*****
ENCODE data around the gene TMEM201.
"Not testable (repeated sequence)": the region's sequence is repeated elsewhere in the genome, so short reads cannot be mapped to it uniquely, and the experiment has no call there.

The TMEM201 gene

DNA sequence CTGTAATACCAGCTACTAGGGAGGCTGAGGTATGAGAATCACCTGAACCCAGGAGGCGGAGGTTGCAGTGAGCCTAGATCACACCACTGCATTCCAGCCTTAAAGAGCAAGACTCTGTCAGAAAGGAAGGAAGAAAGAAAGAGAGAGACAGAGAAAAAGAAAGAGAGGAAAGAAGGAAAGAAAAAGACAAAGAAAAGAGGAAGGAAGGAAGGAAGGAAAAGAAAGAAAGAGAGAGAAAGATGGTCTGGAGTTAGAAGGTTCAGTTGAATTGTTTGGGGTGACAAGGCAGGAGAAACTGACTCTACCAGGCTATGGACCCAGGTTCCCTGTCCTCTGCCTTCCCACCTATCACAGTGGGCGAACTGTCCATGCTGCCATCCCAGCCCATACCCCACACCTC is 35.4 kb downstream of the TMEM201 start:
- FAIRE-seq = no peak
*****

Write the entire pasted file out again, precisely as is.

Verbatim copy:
ENCODE data around the gene TMEM201.
"Not testable (repeated sequence)": the region's sequence is repeated elsewhere in the genome, so short reads cannot be mapped to it uniquely, and the experiment has no call there.

The TMEM201 gene

DNA sequence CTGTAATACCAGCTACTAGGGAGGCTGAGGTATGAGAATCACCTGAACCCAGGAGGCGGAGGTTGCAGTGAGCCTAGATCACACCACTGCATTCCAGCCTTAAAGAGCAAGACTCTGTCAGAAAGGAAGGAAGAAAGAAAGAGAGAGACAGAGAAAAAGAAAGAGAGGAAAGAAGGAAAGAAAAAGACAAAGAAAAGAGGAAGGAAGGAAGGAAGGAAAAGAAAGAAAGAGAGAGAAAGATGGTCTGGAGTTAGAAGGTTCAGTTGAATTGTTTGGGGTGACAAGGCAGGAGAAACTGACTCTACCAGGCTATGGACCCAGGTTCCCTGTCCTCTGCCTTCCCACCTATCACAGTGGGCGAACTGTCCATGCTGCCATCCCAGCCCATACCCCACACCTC is 35.4 kb downstream of the TMEM201 start:
- FAIRE-seq = no peak